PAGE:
Prophylactic oophorectomy reduces breast cancer penetrance during prospective, long-term follow-up of BRCA1 mutation carriers.
ABSTRACT Breast cancer penetrance estimates in BRCA1 mutation carriers have varied from 40% to 85%; this heterogeneity has been attributed to variations in risk among different study populations. No study has taken oophorectomy status into account in estimating penetrance. Because prophylactic oophorectomy reduces breast cancer risk by approximately 50%, we hypothesized that population differences in oophorectomy prevalence might significantly influence breast cancer penetrance estimates.
Females from multiple-case breast/ovarian cancer families that segregate deleterious BRCA1 mutations were observed prospectively for breast cancer incidence and oophorectomy.
Within this cohort, 33 cases of breast cancer developed in 98 women with deleterious BRCA1 mutations during follow-up, yielding an estimated cumulative lifetime breast cancer risk of 80%. This estimate increased to 94% when the study participants were censored at the time of oophorectomy. Six of the 33 mutation-positive women who underwent oophorectomy during follow-up developed breast cancer, compared with 27 of 65 mutation carriers with intact ovaries (hazard ratio = 0.38; 95% CI, 0.15 to 0.97). Estimates of absolute breast cancer risk demonstrated that the protective effect of oophorectomy was strongest among women who were premenopausal at the time of surgery. When surgical status was ignored, the strong protective effect of oophorectomy, coupled with the high prevalence of the procedure in these families, led to a significantly lower estimate of the breast cancer penetrance in BRCA1 mutation carriers.
Differing rates of oophorectomy likely represent an underappreciated basis for a portion of the heterogeneity in estimated breast cancer penetrance described in BRCA mutation carriers, particularly mutation carriers from extensively affected, multiple-case families.
SourceAvailable from: 126.96.36.199
[Show abstract] [Hide abstract]
ABSTRACT: Despite evidence that kinesin family member 14 (KIF14) can serve as a prognostic biomarker in various solid tumors, how it contributes to tumorigenesis remains unclear. We observed that experimental decrease in KIF14 expression increases docetaxel chemosensitivity in estrogen receptor-negative/progesterone receptor-negative/human epidermal growth factor receptor 2-negative, "triple-negative" breast cancers (TNBC). To investigate the oncogenic role of KIF14, we used noncancerous human mammary epithelial cells and ectopically expressed KIF14 and found increased proliferative capacity, increased anchorage-independent grown in vitro, and increased resistance to docetaxel but not to doxorubicin, carboplatin, or gemcitabine. Seventeen benign breast biopsies of BRCA1 or BRCA2 mutation carriers showed increased KIF14 mRNA expression by fluorescence in situ hybridization compared to controls with no known mutations in BRCA1 or BRCA2, suggesting increased KIF14 expression as a biomarker of high-risk breast tissue. Evaluation of 34 cases of locally advanced TNBC showed that KIF14 expression significantly correlates with chemotherapy-resistant breast cancer. KIF14 knockdown also correlates with decreased AKT phosphorylation and activity. Live-cell imaging confirmed an insulin-induced temporal colocalization of KIF14 and AKT at the plasma membrane, suggesting a potential role of KIF14 in promoting activation of AKT. An experimental small-molecule inhibitor of KIF14 was then used to evaluate the potential anticancer benefits of downregulating KIF14 activity. Inhibition of KIF14 shows a chemosensitizing effect and correlates with decreasing activation of AKT. Together, these findings show an early and critical role for KIF14 in the tumorigenic potential of TNBC, and therapeutic targeting of KIF14 is feasible and effective for TNBC.Neoplasia (New York, N.Y.) 03/2014; 16(3):247-256.e2. DOI:10.1016/j.neo.2014.03.008 · 5.40 Impact Factor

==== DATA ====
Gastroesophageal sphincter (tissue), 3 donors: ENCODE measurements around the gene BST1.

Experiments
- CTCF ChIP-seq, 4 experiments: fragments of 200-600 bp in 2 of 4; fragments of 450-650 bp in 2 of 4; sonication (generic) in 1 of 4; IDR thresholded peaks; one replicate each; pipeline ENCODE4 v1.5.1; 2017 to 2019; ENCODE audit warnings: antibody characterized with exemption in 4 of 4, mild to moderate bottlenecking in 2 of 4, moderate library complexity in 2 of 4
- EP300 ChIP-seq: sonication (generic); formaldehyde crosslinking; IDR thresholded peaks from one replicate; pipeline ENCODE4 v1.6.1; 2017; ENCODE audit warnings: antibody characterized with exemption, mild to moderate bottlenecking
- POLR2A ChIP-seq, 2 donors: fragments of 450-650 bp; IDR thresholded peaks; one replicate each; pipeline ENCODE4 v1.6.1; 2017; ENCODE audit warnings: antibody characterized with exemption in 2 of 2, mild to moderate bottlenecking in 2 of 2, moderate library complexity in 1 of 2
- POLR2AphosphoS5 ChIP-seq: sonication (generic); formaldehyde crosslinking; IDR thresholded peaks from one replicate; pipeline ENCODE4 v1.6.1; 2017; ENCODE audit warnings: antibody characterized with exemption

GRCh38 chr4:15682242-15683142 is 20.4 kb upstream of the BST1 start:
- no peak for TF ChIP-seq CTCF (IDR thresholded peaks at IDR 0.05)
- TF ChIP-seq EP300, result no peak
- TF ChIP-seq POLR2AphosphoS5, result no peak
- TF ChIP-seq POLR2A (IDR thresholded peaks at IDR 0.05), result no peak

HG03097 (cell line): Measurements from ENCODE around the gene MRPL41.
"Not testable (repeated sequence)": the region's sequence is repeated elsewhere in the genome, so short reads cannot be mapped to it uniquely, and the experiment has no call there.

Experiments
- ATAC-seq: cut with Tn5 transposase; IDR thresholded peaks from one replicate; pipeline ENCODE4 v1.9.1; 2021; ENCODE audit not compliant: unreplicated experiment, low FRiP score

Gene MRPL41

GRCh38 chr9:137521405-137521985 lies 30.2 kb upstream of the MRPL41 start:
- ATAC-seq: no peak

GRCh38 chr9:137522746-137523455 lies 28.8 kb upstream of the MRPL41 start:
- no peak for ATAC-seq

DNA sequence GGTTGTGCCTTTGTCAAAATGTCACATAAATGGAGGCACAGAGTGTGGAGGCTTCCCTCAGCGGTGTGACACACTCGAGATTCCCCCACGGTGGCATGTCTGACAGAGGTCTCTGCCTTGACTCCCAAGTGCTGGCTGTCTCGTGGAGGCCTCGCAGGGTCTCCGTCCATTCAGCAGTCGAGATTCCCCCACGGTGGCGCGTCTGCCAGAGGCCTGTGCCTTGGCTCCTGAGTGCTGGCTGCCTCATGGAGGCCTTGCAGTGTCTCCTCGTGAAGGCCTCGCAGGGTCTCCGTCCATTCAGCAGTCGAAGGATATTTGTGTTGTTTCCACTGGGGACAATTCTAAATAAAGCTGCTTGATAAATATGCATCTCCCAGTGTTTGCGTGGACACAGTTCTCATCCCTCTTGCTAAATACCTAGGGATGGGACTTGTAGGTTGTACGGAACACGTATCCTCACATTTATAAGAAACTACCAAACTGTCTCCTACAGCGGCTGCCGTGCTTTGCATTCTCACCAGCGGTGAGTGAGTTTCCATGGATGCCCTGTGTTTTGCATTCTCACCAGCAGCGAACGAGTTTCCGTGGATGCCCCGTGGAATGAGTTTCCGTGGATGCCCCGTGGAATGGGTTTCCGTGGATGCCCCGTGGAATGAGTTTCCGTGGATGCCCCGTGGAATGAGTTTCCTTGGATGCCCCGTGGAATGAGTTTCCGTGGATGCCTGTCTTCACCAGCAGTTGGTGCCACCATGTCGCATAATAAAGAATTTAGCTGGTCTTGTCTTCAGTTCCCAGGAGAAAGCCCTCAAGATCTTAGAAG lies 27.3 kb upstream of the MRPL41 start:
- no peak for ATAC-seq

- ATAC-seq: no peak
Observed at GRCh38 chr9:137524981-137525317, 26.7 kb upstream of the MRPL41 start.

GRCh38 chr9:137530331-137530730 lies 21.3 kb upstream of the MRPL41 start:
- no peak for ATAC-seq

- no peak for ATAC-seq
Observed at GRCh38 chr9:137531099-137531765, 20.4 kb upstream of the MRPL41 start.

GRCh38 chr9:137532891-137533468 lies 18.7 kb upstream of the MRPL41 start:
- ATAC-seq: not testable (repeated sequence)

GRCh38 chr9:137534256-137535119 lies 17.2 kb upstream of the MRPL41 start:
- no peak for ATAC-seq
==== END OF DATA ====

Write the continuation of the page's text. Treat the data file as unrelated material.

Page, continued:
[Show abstract] [Hide abstract]
ABSTRACT: Clustered occurrences of ankylosing spondylitis (AS) in family have been noticed. We evaluated patients with AS confirmed by the modified New York criteria for familial history of AS (one or more first to third degree relatives). The clinical characteristics and the recurrence risks (number of AS patients/number of familial members) of the familial AS compared to sporadic AS were investigated. Out of a total of 204 AS patients, 38 patients (18.6%) reported that they had a familial history of AS. The recurrence risks in the familial AS patients for first, second and third degree family members were 14.5%, 5.2%, and 4.4% respectively. Erythrocyte sedimentation rate (ESR) (22.6±22.2 vs 35.4±34.4, P=0.029) and C-reactive protein (CRP) (1.24±1.7 vs 2.43±3.3, P=0.003) at diagnosis, body mass index (21.9±2.7 vs 23.7±3.3, P=0.002) and frequency of oligoarthritis (13.2% vs 33.7%, P=0.021) were significantly lower in the familial form. The presence of HLA-B27 (97.4% vs 83.1%, P=0.044) was significantly higher in familial AS. In conclusion, Korean familial AS patients show a lower frequency of oligoarthritis, lower BMI, lower ESR and CRP at diagnosis and higher presence of HLA-B27.Journal of Korean Medical Science 06/2014; 29(6):782-7. DOI:10.3346/jkms.2014.29.6.782 · 1.25 Impact FactorThis article is viewable in ResearchGate's enriched formatRG Format enables you to read in context with side-by-side figures, citations, and feedback from experts in your field.